As a scrawny and not particularly coordinated kid, gym class was my least favorite part of school, an experience I can sum it up in two terrifying words: dodge ball.
Except for this: there was that brief shining moment in hight school when our gym teachers decided to be hip and relevant by allowing us to choose from a range of PE options. This is how I ended up taking disco dancing twice a week for an entire semester. Talk about useful life skills!
At the time, I favored a type of silky button down shirts with bright, Art Deco inspired prints. So when I recently came across a polyester Huk-A-Poo disco shirt, it was just like Proust taking a bite of that Madeleine cookie. I was suddenly transported to a gymnasium in Pittsburgh in 1976 and Do The Hustle was on the turntable.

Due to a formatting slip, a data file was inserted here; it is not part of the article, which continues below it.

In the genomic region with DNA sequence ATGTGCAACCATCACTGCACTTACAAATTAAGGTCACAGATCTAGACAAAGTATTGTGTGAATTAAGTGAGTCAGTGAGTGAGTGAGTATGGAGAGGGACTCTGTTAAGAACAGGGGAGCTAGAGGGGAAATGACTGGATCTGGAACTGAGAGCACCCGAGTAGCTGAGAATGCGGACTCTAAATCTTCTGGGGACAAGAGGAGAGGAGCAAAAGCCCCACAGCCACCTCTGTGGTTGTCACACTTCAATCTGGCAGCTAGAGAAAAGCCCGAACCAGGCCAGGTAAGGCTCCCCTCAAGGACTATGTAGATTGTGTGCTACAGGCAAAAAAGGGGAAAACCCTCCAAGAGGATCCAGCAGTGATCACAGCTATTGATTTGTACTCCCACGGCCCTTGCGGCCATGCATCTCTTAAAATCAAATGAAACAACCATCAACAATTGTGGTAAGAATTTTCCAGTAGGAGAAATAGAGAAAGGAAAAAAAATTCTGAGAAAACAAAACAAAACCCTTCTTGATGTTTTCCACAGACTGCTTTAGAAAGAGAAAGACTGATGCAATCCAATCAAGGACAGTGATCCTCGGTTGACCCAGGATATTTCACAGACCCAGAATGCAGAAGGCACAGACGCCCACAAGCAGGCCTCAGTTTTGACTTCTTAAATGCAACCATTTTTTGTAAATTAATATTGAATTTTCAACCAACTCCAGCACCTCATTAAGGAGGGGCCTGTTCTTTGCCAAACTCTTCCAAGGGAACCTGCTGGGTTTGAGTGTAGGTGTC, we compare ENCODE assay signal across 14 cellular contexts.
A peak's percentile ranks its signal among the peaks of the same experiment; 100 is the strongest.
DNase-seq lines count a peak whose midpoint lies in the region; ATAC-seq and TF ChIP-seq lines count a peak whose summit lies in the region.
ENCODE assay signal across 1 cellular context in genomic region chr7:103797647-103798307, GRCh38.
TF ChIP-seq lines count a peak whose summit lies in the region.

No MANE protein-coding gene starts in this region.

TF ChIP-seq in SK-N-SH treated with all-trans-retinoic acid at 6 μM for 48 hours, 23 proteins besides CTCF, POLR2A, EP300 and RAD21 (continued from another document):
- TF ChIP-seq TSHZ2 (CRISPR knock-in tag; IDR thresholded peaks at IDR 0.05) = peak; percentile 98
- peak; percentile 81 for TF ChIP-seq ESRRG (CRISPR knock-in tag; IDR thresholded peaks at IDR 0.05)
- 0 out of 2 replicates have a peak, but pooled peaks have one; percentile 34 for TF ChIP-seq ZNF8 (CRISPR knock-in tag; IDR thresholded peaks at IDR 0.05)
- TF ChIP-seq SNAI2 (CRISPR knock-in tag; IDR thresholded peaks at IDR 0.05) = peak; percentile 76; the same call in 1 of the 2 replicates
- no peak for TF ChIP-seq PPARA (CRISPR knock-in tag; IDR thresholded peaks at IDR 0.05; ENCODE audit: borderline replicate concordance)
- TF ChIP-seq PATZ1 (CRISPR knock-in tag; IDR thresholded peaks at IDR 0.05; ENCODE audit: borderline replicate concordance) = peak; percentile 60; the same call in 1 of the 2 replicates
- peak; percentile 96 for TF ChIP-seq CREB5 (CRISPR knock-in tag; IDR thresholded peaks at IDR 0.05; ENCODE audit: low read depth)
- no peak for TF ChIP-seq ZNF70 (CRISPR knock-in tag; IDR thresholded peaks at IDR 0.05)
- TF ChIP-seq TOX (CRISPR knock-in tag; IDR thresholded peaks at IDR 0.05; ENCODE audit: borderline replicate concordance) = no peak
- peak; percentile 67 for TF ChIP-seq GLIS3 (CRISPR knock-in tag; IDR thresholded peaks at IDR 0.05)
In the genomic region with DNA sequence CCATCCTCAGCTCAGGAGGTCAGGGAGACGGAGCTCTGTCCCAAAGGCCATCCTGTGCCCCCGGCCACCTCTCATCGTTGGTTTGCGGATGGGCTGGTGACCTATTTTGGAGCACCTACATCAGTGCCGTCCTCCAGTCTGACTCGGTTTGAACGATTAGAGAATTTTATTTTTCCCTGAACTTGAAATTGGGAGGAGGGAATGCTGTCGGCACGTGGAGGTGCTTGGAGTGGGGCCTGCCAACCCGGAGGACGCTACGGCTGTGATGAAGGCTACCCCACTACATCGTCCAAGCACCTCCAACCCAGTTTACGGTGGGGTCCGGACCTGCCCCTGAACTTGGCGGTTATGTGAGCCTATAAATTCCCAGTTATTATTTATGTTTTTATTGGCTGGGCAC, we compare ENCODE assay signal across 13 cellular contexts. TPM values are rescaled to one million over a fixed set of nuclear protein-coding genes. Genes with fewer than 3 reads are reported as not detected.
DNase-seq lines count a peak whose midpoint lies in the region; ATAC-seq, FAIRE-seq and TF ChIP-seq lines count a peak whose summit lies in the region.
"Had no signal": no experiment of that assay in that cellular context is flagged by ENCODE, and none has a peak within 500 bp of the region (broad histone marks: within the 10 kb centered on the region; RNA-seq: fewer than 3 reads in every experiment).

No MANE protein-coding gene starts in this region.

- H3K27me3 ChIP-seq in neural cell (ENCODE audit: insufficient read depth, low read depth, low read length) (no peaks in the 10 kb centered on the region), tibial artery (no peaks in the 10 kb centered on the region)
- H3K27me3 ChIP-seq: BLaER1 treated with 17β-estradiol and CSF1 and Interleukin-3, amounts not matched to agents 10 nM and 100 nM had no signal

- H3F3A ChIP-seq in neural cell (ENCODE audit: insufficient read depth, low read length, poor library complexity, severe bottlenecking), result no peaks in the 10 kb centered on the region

There was no difference, really, between men’s and women’s disco shirts. Same eye-popping prints, same oversized lapels, same silky (but definitely not silk) fabric.
There is a special vortex in the universe where Philadelphia soul music, Greg Brady and the Sears catalogue intersect. The disco shirt occurred during a fashion blip in which the lines that separate gender, race and social class were blurred, albeit temporarily.
These shirts are amazing if you didn’t live through that era and and embarrassing if you did. They are mini masterpieces with pop art patterns and eccentric color schemes, all cut with proportions that favor the fit.
And here’s the Quiana quartet that I came across last week: